Sierra Leone

Sierra Leone: Back to the future

A ceasefire is now in place in the Kailahun district of eastern Sierra Leone, but there are hundreds of thousands of largely young, unemployed internally displaced persons, most of them in the cities. They have almost no economic prospects and thus harbour considerable potential for conflict. At the same time, there is a lack of workers to rebuild the country's agriculture sector, the sector with the greatest potential for growth in Sierra Leone. This is the starting point for GTZ's activities under a contract from the German Federal Ministry for Economic Cooperation and Development (BMZ).

The emergency and transitional aid sector project Food Security, Reconstruction and Conflict Transformation in the Border Districts Kailahun and Kono enables young war refugees in Sierra Leone to return to their home villages. Working in the agriculture sector, they are helping to rebuild the country after the war. "Giving young people meaningful work is a promising approach to reintegrate them into post-war society," said Karlheinz Eyrich, head of the project, adding that a steady job was the only way for them to earn an independent living for themselves and their families in the long term. And there are almost no steady jobs in the towns and cities.

GTZ has helped 225 people return to their home villages so far. "Our approach was new and entailed certain risks," said Mr Eyrich, looking back at the project's work. "After all, we didn't know exactly how the people who had remained in the villages would greet their relatives who had fled." These concerns were unfounded, however: All the returnees were welcomed back with open arms. "During the preparations, we tried not to leave anything to chance, and that paid off," said Mr Eyrich. A number of preliminary talks were held between people the returnees trusted and the village inhabitants, for example, in which it was established that the "newcomers" would not put an additional burden on the villages. The new arrivals set to work as soon as they reached their new homes, building houses and huts to live in and then turning land that was disused during the war back into farmland.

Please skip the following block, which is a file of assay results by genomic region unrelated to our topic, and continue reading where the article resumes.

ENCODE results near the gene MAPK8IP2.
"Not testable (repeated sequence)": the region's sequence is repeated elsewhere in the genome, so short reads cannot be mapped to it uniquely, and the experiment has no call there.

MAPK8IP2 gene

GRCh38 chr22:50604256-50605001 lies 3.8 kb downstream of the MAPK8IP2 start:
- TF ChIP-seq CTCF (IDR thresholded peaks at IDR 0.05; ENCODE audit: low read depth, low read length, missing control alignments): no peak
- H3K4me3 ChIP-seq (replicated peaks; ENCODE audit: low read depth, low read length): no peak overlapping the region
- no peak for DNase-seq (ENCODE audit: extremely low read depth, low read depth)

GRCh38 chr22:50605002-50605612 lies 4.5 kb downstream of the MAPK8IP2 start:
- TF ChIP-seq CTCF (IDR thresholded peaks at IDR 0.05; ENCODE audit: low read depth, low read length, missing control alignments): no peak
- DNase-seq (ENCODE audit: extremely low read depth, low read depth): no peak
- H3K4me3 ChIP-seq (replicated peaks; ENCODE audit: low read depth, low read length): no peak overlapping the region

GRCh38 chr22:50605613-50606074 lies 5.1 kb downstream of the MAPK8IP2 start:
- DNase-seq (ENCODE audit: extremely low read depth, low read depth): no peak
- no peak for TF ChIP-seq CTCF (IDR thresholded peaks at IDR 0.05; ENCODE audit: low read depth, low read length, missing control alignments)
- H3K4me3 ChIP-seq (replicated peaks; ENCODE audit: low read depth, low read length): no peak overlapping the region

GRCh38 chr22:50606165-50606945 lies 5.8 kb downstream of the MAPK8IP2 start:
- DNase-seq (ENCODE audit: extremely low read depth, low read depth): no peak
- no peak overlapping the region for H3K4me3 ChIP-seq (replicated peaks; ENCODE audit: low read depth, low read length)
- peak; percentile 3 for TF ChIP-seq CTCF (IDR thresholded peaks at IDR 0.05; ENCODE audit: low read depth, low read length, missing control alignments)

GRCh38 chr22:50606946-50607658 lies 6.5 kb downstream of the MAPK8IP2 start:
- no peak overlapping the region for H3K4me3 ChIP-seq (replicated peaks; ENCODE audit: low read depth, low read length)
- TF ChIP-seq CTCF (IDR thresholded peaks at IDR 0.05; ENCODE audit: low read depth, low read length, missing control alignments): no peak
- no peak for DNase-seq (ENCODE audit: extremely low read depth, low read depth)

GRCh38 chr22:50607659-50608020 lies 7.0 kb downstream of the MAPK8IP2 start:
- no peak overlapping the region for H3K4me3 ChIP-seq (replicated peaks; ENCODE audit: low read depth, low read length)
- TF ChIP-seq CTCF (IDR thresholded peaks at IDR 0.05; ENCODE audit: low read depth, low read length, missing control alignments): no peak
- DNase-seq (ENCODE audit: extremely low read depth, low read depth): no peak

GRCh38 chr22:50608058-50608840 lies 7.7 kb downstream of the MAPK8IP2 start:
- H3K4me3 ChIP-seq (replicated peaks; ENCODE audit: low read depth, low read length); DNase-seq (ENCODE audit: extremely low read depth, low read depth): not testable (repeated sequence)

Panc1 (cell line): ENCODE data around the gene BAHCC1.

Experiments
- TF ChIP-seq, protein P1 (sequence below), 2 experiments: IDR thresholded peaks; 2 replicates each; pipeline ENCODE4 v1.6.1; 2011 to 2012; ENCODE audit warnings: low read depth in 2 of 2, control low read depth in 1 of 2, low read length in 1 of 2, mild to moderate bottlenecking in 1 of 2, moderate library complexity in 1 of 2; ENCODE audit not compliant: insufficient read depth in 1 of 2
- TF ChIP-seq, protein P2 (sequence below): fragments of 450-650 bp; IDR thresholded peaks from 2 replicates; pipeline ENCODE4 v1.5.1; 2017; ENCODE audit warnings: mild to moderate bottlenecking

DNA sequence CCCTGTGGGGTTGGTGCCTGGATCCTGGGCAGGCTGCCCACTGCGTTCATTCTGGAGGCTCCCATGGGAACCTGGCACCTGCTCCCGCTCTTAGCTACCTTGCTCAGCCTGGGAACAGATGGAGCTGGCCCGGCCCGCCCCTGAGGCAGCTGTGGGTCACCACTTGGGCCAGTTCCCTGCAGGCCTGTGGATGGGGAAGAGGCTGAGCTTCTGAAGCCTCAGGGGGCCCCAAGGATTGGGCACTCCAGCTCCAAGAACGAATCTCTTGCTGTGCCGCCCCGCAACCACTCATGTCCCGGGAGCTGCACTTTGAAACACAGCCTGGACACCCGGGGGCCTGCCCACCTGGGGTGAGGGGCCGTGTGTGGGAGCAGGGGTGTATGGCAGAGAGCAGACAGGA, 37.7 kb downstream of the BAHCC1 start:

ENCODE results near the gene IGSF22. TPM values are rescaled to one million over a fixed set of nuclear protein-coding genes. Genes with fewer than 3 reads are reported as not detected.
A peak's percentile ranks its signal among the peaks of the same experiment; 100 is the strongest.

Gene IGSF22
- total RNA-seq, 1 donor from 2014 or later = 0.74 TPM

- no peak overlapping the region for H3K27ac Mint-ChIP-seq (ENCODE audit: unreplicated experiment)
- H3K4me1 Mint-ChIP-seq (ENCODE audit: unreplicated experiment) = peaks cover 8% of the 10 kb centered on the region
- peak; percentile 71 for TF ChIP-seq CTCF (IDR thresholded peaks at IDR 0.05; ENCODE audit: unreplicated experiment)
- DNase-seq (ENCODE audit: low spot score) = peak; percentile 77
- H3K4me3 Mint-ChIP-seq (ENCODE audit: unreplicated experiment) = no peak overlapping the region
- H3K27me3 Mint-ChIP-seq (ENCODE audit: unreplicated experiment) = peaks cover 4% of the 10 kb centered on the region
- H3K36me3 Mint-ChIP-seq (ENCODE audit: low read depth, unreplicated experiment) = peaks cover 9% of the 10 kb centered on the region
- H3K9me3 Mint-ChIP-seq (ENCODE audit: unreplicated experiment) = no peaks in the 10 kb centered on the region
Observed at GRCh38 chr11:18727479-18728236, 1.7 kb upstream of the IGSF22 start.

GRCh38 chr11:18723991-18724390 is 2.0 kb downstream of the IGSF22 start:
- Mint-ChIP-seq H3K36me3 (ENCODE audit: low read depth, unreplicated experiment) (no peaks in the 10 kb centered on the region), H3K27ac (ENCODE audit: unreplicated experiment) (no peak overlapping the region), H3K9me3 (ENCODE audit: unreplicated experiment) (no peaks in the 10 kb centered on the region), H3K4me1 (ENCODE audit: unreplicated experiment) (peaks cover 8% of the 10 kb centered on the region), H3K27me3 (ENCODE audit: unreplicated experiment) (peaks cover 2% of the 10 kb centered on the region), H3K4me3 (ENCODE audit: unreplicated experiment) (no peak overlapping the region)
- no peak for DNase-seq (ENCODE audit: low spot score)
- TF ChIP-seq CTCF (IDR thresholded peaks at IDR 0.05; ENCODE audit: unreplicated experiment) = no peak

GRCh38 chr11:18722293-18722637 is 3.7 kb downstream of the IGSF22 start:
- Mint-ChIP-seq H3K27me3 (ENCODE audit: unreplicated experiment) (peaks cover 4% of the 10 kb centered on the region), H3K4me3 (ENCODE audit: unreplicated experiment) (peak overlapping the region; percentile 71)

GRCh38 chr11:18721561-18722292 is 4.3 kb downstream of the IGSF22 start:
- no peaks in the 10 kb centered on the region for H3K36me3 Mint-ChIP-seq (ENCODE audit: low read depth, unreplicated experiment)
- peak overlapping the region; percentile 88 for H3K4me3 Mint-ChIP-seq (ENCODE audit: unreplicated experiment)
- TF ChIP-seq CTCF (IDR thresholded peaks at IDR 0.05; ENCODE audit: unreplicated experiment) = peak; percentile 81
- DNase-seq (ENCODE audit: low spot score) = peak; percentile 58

As Mr Eyrich remembers, this was not an easy task for most of the returnees. Most of them had had to make their way as day labourers or small street merchants after the war and weren't used to hard work in the fields. The project provided start-up assistance in the form of a food-for-work programme. The young people cleaned up former cocoa and coffee plantations and repaired irrigation channels for the rice fields. In return, they were given food, tools and everyday goods such as cooking utensils and toiletries.

Assistance is not restricted to resettlement, however. The returnees are also assigned land by the village community to grow rice, fruit and vegetables for their own sustenance and to sell at the local market. The new farmers receive advice and training from experts from the regional ministry of agriculture. "Our programme is so successful that the World Bank and the United States Agency for International Development (USAID) are now interested in it," said Karlheinz Eyrich with satisfaction. And GTZ will be continuing its work too: Next year, young workers from the diamond mines in northern Sierra Leone will be given the opportunity to return home. "They slave away seven days a week for one meal a day there," Mr Eyrich remarked, adding that they would never be able to return without help.